(NBC News) NBC's fourth annual Education Nation summit is under way in New York City.
Hundreds of students and teachers around the country are joining policy leaders to discuss "what it takes" for young people to succeed in school and beyond.
Inside the New York Public Library, one of the city's oldest corner stones for learning, students and teachers are talking about the skills young people need to excel in the future.
"They are growing up into a very different world than we grew up in and i think it's our responsibility to prepare them for those challenges," said teacher Doris Milano of Palm Beach County, Florida.
New education standards called the common core are putting greater emphasis on critical thinking and analysis but teachers aren't necessarily ready to implement them.
"It hasn't been a priority for our local government," said teacher Melissa Javinar of Sacramento, California.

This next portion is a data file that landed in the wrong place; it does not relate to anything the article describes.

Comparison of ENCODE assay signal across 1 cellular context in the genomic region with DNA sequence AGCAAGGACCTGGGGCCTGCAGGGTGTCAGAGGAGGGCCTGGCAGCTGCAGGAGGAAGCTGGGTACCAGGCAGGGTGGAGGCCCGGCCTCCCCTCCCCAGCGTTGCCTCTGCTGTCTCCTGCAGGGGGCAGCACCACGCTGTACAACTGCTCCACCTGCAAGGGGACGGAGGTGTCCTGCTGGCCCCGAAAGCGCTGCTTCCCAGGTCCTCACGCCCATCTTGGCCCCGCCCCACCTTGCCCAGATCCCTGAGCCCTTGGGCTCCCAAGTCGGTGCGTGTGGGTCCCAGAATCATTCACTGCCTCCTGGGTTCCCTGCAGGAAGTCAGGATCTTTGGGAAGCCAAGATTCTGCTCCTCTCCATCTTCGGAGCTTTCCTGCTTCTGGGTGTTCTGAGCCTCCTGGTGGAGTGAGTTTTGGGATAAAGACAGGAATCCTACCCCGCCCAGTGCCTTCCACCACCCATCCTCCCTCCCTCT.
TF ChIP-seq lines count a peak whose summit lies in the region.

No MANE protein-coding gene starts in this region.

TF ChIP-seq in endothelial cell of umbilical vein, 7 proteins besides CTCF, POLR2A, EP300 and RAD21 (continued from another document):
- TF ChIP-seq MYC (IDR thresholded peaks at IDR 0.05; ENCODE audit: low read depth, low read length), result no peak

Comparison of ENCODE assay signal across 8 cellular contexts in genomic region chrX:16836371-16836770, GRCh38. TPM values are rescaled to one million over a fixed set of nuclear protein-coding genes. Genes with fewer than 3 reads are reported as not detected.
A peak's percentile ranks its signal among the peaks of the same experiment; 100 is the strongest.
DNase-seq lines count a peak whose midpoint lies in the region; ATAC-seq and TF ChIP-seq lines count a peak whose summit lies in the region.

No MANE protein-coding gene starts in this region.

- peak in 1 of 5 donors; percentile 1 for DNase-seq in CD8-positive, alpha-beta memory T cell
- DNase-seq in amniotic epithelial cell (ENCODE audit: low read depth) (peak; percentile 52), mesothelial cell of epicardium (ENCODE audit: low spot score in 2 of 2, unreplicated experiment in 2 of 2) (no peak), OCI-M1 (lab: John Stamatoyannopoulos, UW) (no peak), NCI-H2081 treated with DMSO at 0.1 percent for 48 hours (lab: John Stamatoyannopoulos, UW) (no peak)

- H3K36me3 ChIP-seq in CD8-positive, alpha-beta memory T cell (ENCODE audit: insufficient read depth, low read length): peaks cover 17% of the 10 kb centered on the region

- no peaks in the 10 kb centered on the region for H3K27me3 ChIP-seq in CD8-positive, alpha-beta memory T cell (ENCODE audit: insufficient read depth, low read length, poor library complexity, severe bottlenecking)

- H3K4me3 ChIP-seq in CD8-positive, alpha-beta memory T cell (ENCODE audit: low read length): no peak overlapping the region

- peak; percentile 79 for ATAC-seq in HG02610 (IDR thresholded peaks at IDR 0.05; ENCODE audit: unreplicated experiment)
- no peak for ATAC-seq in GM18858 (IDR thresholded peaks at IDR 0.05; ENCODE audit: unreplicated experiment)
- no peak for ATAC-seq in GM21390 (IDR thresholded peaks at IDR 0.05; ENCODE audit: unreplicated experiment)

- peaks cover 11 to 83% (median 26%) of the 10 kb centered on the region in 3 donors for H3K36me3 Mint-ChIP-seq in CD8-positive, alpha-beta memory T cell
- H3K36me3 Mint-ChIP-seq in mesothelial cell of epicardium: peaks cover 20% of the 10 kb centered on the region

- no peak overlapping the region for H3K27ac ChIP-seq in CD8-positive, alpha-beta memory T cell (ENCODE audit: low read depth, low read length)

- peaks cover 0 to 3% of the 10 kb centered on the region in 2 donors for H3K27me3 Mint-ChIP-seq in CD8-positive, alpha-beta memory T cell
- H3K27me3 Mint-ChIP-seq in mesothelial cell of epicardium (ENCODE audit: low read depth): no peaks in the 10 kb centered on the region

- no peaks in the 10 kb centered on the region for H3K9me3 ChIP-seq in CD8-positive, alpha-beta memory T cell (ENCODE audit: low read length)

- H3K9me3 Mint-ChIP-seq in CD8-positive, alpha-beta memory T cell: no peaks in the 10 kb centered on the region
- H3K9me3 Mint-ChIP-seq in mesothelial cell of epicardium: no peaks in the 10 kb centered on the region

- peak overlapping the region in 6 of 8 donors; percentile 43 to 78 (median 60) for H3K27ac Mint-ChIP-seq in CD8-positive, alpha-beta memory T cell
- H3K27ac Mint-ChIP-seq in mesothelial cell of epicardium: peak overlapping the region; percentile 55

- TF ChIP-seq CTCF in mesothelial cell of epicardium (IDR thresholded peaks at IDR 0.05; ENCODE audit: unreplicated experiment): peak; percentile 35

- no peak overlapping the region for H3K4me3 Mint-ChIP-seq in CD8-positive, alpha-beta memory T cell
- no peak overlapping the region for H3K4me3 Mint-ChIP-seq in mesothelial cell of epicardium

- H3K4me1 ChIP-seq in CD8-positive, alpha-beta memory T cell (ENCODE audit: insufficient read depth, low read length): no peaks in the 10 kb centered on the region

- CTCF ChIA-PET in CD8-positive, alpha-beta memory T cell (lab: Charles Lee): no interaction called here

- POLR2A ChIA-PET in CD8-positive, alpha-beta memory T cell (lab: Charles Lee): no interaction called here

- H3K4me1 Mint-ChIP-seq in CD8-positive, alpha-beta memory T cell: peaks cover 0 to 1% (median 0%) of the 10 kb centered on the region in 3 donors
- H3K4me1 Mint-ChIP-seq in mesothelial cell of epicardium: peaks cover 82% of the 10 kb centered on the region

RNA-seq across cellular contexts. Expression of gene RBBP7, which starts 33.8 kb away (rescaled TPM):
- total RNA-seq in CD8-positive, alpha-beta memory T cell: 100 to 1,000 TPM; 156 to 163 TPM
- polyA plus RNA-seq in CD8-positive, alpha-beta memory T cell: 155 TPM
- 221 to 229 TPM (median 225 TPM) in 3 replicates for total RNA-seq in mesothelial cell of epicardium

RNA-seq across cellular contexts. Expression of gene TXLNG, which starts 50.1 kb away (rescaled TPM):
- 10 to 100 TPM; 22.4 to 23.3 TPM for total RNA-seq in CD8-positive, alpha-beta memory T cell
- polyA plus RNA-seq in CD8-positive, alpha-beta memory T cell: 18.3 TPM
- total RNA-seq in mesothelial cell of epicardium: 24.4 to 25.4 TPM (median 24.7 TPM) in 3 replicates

Beyond the classroom, students say they need support addressing the problems that distract them from learning.
"You have to worry about are you going to get robbed, are you going to get jumped?" said Newark, New Jersey high schooler Jordon.
Issues like violence, hunger and in Emily Anne Rigal's case, bullying.
"It makes you had to focus in school. You are constantly on the lookout for who is going to pick on you," said Rigal.
She fought back by founding "WeStopHate.org" an anti-bullying website.
Actress America Ferrera recognized her efforts with the peace first award.
Around the country, people not even at this summit are getting involved sharing their own ideas from their smart phones,and social media.
All comments are tracked on the education nation website.
There are thousands of ideas with one goal, to set students up for success.
The education nation summit runs through Tuesday and will call on dozens of industry leaders to talk about what's working and what needs to change.
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